While the vehicle was registered in the Electric Production class, it did feature a few modifications. First of all, like any car that is entered in a competition, it featured a roll cage.
Secondly, Fuller's Model S had a battery which was lighter than the original, and came without the failsafe which could have limited power in certain situations.
The Pikes Peak International Hill Climb has had its 100th running this year, and the configuration of the course remains full tarmac.
In case some of you have forgotten, we are talking about 156 corners on a 12.42-miles course (19.99 kilometers).
Just like in regular hill climb events, the PPIHC does not feature a co-driver, so each pilot is forced to memorize the course, unlike rallying, where a co-driver is mandatory. Most races of this type have a course that is half the length of Pikes Peak. However, this is the challenge of the “Race To the Clouds.”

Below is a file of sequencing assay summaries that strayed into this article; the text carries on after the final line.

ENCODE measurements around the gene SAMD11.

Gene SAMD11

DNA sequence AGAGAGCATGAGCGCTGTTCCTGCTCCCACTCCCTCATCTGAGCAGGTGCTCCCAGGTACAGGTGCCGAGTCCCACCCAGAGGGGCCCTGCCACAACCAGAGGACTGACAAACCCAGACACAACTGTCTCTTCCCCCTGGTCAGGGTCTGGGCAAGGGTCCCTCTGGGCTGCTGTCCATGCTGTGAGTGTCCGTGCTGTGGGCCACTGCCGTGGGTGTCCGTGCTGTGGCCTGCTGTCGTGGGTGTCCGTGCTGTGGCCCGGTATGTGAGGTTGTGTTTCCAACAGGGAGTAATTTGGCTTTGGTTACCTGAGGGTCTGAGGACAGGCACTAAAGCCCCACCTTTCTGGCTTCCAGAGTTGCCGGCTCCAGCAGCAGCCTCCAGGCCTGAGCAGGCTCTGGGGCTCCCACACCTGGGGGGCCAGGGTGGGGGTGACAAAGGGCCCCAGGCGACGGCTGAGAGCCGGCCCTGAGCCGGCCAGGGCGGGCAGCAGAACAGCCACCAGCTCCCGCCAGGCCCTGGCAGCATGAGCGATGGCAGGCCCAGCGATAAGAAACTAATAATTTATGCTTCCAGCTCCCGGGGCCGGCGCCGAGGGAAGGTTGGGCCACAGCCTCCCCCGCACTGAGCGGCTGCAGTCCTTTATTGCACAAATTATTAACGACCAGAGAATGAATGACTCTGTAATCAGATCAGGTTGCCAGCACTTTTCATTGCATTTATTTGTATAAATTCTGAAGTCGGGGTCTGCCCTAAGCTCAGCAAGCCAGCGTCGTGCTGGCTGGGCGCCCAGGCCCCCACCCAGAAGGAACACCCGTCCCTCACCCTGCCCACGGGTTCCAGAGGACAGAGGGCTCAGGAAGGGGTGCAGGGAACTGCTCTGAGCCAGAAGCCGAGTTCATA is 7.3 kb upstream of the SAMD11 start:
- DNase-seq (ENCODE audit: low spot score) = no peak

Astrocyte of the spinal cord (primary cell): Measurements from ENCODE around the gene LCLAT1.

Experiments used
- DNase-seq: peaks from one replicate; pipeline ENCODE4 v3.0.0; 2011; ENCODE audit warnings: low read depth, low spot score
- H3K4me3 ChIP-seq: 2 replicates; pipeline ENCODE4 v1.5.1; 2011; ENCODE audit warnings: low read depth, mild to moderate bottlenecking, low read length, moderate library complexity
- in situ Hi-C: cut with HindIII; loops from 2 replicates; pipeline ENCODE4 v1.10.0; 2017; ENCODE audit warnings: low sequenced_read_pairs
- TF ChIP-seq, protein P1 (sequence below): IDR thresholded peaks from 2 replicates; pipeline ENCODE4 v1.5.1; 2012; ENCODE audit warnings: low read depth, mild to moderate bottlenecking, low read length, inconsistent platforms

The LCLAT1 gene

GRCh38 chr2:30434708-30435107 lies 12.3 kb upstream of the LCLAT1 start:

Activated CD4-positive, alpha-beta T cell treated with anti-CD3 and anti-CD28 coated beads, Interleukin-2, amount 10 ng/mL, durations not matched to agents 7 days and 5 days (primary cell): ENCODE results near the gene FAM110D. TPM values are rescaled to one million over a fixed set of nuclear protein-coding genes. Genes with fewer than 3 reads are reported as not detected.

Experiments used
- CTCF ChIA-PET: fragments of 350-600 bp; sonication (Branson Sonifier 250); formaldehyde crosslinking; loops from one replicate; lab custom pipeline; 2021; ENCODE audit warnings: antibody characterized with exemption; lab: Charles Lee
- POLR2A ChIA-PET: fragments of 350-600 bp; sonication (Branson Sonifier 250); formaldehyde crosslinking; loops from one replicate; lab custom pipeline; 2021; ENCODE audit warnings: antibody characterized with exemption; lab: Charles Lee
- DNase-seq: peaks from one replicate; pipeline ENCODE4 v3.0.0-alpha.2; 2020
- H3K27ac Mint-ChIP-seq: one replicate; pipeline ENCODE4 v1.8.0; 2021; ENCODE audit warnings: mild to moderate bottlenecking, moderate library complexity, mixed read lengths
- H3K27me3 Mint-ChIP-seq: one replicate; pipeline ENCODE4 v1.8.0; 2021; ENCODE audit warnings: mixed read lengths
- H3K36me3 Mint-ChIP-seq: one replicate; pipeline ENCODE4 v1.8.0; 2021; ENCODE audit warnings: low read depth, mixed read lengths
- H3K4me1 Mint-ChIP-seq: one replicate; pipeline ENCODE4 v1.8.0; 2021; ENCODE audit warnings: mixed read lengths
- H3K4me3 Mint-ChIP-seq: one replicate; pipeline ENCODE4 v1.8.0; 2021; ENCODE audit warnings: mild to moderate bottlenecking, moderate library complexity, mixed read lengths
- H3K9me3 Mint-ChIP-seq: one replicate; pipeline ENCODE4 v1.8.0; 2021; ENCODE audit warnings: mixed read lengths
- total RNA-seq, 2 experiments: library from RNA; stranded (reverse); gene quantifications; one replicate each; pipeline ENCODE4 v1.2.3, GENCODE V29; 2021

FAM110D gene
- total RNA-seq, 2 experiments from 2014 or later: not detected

Roy Richards set the previous record in the Electric Production class, with a time of 12 minutes and 55 seconds. Meanwhile, in the Electric Modified class, the record set in 2015 by Rhys Millen was 9 minutes and 7 seconds. Even after this year’s race, Sebastien Loeb’s compelling record, set in 2013 aboard a Peugeot 208 T16, still stands.
Blake Fuller has been competing in hill climb events since he was 18 years old. He is currently the owner of Go Puck and Braille Battery, and has experience in tuning lithium-ion batteries for motorsport applications. So an entry with an electric vehicle in the Pikes Peak International Hill Climb should have not surprised anyone, especially since the pilot is not a stranger to the Colorado event.